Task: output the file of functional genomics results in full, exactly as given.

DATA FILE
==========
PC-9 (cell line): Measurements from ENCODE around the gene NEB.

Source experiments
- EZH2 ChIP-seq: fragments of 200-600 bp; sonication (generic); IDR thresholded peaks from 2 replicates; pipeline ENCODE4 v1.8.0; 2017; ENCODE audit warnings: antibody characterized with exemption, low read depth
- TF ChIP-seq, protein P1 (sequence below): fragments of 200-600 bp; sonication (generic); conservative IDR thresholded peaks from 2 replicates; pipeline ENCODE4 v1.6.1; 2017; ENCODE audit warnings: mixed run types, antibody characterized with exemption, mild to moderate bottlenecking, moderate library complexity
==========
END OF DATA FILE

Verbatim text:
PC-9 (cell line): Measurements from ENCODE around the gene NEB.

Source experiments
- EZH2 ChIP-seq: fragments of 200-600 bp; sonication (generic); IDR thresholded peaks from 2 replicates; pipeline ENCODE4 v1.8.0; 2017; ENCODE audit warnings: antibody characterized with exemption, low read depth
- TF ChIP-seq, protein P1 (sequence below): fragments of 200-600 bp; sonication (generic); conservative IDR thresholded peaks from 2 replicates; pipeline ENCODE4 v1.6.1; 2017; ENCODE audit warnings: mixed run types, antibody characterized with exemption, mild to moderate bottlenecking, moderate library complexity